The nutrition goal for novices should be to establish a consistent and balanced eating pattern that ensures you are providing your body with sufficient energy, a variety of micronutrients, essential fats, antioxidants and consuming sufficient fluids. Eating a wide variety of vegetables, fruits, lean meats, fish, nuts and seeds, while avoiding processed foods as much as possible, will allow you to recover from your training and effectively meet your energy and nutrient requirements.
NUTRITION AROUND TRAINING
The aim should be to consume foods that provide the body with a steady supply of energy.
Carbohydrate needs can easily be met from whole foods like oats, root vegetables and fruits. On training days, it's advisable to eat a moderate amount of carbohydrate from foods like porridge at breakfast, fruit and nuts for snacks and some sweet potato or quinoa for lunch and dinner. You should eat your last meal at least 2.5 hours before you train. Small portions consumed often will meet your energy needs for training. After training, a fruit smoothie or a balanced meal with vegetables and a lean meat will promote optimum recovery.
KEY CONSIDERATIONS FOR THE NOVICE MARATHON RUNNER:
• The majority of your carbohydrate needs should be met on training days.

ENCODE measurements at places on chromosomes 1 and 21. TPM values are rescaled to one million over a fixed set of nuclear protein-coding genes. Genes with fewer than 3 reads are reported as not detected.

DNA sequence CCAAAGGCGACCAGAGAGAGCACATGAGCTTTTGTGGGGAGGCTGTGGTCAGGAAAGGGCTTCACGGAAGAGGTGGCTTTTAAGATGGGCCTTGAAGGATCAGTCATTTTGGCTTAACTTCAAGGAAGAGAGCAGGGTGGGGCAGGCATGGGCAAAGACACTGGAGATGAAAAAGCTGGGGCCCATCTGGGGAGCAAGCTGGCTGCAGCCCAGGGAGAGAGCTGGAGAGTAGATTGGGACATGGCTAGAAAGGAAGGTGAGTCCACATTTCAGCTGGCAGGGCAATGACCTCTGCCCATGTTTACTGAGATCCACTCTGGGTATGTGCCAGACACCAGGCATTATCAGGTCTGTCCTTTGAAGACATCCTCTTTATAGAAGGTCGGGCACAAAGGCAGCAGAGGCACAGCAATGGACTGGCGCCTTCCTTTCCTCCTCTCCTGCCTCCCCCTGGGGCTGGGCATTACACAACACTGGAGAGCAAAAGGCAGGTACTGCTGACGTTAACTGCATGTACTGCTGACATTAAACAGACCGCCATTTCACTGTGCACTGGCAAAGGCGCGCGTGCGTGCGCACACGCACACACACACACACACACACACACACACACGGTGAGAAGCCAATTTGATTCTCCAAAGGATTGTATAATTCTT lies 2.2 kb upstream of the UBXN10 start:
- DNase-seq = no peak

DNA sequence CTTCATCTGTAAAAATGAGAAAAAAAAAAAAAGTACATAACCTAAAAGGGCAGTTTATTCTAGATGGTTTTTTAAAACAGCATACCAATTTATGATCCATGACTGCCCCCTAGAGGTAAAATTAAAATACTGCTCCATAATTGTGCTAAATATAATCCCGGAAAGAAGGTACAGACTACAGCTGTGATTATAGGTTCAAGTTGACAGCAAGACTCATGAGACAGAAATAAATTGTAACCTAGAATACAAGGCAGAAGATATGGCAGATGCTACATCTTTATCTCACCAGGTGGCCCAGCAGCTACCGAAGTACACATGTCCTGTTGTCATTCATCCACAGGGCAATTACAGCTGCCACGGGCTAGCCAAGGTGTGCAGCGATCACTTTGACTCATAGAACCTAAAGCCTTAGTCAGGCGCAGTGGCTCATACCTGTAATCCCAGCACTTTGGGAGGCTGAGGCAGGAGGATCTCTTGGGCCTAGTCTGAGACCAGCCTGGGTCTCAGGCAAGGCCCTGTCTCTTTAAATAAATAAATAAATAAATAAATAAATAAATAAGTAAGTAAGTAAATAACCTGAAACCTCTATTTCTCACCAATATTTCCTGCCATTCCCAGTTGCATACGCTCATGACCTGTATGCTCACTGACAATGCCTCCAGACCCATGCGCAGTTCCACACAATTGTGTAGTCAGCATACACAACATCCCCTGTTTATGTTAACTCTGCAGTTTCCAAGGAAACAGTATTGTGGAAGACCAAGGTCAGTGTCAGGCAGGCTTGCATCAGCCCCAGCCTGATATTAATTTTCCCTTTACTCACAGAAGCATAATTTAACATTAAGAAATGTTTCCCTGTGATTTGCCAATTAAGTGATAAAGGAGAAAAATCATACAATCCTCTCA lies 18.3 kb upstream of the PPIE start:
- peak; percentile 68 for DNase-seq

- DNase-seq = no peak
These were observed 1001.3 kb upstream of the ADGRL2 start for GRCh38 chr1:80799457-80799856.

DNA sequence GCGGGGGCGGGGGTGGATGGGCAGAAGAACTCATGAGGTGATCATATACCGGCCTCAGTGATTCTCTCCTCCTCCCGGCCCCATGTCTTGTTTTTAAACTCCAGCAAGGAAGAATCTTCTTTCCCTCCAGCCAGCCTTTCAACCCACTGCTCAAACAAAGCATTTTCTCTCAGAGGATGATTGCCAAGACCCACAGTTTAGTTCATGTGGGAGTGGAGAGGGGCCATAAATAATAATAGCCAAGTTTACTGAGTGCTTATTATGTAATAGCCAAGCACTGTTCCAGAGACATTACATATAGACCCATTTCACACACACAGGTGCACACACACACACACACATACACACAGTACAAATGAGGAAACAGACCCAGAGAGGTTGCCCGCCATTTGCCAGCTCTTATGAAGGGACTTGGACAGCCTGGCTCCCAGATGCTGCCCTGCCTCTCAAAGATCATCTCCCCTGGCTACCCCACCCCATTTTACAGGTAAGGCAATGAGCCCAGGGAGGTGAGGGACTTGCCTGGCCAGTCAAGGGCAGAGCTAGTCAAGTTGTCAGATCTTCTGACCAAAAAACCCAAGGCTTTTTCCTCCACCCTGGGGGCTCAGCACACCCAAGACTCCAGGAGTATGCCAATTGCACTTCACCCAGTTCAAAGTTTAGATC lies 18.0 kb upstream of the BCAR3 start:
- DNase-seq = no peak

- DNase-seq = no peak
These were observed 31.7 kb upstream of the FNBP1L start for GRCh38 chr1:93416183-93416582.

• Aim to eat a wide variety of fresh fruit and vegetables to meet your nutrient requirements.
• Consume a quality protein source with each meal to provide your body with the building blocks to support recovery.
• Food choices should be based around slow-digesting carbohydrate-rich foods.
• Aim to consume a minimum of 2.5 litres of fluid daily and closer to four litres on training days.
• Avoid all sugar-containing foods where possible, like sweet cereals and drinks with added sugars.
In the early stages of preparation for a marathon, the key focus is getting your body used to the training load and improving your body composition to improve running efficiency.
Despite what you might see and hear in the media about the increased needs for carbohydrate foods, particularly things like sports drinks and high energy snacks, there is no extra requirement for these foods for most novices.
When your training volume and intensity increases, you can then focus on increasing your intake of fresh, wholesome, natural foods that will allow for optimum recovery and ensure you are meeting your energy and nutrient needs.
Daniel Davey BSc MSc, CSCS, NEHS is a performance nutritionist
For a typical training day
This meal plan anticipates an intake of 2,800 calories per day, but portion sizes would obviously have to be adjusted based on your individual energy needs.
• A medium-sized bowl of porridge with milk of choice
• A half-cup of mixed berries
• A cup of tea
• Chopped apple with 1 tbsp of almond butter
• Cup of green tea with fresh lemon
• A large salad with butter beans, spinach, two boiled eggs, tuna, mixed peppers with an olive oil, wholegrain mustard and balsamic vinegar dressing.
• A large jacket potato
• Handful of walnuts, pumpkin seeds and almonds
• Two fresh wild salmon darnes
• Roast chopped carrots, parsnips, broccoli, red onions flavoured with olive oil and mixed spices
• Small bowl of cottage cheese blended with raspberries, flaked almonds and a cup of ginger tea